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Suspect in Pentagon attack identified

The suspect in the violent attack outside the Pentagon on Tuesday has been identified as 27-year-old Austin William Lanz of Georgia. (Olvier Douliery/AFP/Getty Images)

(CNN) — The suspect in the violent attack outside the Pentagon on Tuesday that resulted in a death of a Pentagon police officer has been identified as 27-year-old Austin William Lanz of Georgia, according to a law enforcement official and Lanz’s former attorney Lisa Wells. Lanz died from injuries sustained in the attack,

A senior defense official said that the officer, George Gonzalez, was stabbed by the assailant and that other officers responded rapidly and shot the suspect.

Lanz briefly enlisted with the U.S. Marine Corps in 2012 but never earned the title of Marine, according to Maj. Jim Stenger, Marine Corps spokesperson.

“Our sincerest condolences are with the family of the officer who was killed,” Stenger said. “We can confirm Austin W. Lanz enlisted in the Marine Corps on Oct. 9, 2012 but was administratively separated on Nov. 2, 2012 and never earned the title Marine.”

Stenger referred all questions related to the investigation into the Aug. 3 attack to the Federal Bureau of Investigation’s Washington Field Office Public Affairs.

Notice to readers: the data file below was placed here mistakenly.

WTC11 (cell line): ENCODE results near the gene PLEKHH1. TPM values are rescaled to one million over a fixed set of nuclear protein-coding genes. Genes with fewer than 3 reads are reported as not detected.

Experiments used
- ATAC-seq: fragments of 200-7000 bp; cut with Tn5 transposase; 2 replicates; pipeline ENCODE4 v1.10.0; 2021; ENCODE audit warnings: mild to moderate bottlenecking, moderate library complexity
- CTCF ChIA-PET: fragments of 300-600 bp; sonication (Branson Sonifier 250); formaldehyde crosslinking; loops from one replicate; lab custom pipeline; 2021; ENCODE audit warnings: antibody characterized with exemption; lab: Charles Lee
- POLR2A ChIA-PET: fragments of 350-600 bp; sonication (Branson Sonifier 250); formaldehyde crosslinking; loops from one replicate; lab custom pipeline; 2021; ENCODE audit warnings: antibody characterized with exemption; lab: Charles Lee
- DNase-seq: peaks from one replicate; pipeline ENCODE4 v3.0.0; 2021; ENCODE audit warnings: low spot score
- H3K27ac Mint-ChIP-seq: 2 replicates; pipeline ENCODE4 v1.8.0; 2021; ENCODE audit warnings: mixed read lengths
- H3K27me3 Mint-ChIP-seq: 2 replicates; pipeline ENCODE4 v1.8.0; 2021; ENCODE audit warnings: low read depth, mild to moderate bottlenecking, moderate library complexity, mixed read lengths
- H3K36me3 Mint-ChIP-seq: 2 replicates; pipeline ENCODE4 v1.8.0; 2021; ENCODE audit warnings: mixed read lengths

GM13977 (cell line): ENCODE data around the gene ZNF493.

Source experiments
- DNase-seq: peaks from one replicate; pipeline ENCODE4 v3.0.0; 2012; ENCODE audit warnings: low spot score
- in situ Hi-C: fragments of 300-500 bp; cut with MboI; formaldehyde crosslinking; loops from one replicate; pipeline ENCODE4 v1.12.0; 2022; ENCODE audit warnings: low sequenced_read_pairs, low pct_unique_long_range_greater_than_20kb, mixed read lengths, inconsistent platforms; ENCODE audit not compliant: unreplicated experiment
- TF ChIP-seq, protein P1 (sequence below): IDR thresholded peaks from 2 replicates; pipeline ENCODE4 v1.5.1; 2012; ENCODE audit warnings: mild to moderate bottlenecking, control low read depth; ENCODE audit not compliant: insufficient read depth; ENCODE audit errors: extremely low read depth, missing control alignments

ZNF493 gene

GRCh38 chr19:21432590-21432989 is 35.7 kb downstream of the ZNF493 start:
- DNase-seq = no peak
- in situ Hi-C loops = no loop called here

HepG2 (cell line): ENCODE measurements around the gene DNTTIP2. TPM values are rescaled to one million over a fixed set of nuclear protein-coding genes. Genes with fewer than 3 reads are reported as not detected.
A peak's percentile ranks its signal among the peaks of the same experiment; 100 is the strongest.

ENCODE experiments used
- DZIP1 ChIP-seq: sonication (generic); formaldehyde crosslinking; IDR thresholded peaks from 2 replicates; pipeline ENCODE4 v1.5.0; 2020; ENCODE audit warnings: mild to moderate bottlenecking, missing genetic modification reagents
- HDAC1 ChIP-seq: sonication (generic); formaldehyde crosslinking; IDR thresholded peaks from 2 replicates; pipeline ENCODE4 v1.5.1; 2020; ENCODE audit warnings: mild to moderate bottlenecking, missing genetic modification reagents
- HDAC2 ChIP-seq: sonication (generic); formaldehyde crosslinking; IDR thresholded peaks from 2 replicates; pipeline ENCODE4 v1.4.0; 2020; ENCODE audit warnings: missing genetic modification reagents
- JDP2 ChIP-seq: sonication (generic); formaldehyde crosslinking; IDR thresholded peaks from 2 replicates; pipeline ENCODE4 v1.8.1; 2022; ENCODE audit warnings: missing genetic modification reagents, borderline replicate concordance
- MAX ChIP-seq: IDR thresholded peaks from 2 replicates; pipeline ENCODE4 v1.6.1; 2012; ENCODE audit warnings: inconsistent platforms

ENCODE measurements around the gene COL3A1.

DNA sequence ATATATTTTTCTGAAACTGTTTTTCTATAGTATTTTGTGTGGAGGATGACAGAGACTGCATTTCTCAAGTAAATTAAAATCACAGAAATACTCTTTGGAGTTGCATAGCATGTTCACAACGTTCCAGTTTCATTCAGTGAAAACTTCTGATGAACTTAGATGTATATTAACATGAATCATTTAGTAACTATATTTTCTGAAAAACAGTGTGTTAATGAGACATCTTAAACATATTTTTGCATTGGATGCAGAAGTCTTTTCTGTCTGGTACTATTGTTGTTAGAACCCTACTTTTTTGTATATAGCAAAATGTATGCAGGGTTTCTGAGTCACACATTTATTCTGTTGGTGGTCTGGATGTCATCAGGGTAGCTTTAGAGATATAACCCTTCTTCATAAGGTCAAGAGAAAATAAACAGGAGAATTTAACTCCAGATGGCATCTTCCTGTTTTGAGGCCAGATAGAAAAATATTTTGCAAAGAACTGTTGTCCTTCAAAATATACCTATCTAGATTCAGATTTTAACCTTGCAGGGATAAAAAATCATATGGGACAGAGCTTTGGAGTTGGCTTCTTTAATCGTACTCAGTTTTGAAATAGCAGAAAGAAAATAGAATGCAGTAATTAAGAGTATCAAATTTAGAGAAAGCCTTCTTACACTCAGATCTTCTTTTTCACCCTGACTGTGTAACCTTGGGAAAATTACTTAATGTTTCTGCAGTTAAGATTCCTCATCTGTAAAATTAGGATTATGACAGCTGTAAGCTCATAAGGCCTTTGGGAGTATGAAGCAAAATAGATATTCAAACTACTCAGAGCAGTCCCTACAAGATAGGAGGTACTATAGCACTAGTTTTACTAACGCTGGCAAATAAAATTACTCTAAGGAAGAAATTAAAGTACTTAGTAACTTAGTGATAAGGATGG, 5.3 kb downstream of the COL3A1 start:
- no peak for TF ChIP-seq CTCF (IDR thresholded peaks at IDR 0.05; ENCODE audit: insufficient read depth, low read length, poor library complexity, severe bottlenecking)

Cobb County Magsitrate Court records show that on April 24 of this year, Lanz was arrested on a number of charges including criminal trespassing, burglarly, two counts of aggravated battery on a police officer, terroristic threats, rioting in a penal institution, and obstructing or hindering law enforcement.

Lanz was released on a $30,000 bond on May 12 and required to undergo a mental health and substance abuse evaluation within 30 days. The terms of his bail also required him to enroll in any treatment within 15 days of its recommendation.

He was also required not to possess any firearms.

Lanz had not yet been indicted on the charges because the case was transferred to Cobb County Superior Court. Court records show that two charges — rioting in a penal institution and terroristic threats — were dismissed because “probable cause does not exist.”

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